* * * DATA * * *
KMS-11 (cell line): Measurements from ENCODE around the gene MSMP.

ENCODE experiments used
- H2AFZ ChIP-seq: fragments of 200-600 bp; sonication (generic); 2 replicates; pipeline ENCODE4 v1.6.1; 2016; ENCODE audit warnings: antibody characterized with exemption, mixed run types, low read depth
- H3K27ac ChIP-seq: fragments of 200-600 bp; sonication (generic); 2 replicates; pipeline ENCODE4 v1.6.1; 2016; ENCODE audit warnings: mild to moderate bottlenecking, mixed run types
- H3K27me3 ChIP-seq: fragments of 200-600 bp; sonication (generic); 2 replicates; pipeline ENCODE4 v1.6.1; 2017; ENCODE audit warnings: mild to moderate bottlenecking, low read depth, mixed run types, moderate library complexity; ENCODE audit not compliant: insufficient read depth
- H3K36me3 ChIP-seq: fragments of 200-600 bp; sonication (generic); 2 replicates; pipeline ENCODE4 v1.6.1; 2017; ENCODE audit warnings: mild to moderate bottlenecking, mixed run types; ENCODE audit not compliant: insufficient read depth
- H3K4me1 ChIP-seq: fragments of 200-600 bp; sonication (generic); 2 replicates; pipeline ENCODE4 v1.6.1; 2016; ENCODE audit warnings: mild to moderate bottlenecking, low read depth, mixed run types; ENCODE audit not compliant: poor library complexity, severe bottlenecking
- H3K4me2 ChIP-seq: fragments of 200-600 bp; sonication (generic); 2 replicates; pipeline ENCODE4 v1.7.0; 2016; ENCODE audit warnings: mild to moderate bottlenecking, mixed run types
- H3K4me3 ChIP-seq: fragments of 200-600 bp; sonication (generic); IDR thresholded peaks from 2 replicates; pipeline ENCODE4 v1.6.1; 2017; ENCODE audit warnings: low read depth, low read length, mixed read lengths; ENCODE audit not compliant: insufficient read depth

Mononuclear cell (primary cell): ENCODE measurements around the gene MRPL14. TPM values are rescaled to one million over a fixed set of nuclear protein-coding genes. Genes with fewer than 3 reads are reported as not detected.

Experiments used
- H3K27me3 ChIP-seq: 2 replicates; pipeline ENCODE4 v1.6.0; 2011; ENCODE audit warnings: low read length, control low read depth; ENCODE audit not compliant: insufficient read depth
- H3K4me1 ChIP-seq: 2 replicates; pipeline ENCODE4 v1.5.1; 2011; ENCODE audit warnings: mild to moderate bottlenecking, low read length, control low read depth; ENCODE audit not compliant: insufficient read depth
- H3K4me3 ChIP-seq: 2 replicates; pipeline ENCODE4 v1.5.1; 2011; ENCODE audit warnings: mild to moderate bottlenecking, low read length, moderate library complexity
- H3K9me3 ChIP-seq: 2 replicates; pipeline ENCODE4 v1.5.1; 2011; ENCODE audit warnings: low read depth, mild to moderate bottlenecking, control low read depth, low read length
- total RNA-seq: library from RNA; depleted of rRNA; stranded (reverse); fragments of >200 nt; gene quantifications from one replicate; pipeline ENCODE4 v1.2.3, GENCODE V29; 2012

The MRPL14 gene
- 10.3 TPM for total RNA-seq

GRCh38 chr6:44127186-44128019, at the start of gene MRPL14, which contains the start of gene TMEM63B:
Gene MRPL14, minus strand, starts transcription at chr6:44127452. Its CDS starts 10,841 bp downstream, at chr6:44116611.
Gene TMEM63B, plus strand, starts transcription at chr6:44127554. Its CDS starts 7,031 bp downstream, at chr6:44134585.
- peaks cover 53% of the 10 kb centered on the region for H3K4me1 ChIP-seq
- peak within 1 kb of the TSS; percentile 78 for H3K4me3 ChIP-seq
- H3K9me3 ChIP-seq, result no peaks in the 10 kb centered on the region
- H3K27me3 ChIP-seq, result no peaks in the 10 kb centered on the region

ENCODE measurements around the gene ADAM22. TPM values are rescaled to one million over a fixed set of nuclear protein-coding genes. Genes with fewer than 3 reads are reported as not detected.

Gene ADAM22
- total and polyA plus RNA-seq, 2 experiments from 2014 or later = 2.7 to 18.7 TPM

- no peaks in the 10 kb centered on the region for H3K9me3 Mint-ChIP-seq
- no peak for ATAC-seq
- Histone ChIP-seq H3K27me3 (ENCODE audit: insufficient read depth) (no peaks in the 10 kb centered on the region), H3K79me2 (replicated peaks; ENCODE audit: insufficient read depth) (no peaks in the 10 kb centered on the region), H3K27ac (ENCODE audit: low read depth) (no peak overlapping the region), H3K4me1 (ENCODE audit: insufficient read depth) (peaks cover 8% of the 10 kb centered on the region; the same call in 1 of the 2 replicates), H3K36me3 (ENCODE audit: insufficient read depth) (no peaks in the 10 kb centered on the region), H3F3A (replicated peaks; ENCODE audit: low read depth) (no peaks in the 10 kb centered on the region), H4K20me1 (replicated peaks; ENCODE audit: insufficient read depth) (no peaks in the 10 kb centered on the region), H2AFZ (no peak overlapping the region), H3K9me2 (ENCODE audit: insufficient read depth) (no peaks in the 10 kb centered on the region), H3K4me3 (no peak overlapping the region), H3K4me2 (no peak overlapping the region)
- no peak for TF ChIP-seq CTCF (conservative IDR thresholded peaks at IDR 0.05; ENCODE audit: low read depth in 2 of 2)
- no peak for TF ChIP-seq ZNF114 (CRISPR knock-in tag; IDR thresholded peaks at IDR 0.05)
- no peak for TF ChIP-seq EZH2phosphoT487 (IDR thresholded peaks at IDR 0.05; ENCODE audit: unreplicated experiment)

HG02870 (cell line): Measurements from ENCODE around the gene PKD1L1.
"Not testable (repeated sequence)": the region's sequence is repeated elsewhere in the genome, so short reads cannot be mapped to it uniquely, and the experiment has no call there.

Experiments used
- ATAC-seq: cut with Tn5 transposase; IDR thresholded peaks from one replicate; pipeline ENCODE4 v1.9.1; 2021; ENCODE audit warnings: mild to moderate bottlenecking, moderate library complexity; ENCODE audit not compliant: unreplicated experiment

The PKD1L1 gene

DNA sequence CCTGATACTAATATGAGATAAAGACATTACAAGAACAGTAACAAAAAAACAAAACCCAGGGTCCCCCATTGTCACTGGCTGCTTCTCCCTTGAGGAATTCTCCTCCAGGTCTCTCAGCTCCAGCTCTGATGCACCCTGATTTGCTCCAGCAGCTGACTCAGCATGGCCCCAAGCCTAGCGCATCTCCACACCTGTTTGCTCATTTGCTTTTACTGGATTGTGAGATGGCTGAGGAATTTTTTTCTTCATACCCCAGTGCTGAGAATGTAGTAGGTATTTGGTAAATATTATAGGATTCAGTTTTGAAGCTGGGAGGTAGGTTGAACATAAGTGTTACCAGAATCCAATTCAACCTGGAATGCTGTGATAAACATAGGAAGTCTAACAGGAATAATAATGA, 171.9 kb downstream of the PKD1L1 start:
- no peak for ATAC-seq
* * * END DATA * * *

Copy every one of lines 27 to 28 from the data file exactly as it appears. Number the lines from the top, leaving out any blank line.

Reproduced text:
Gene ADAM22
- total and polyA plus RNA-seq, 2 experiments from 2014 or later = 2.7 to 18.7 TPM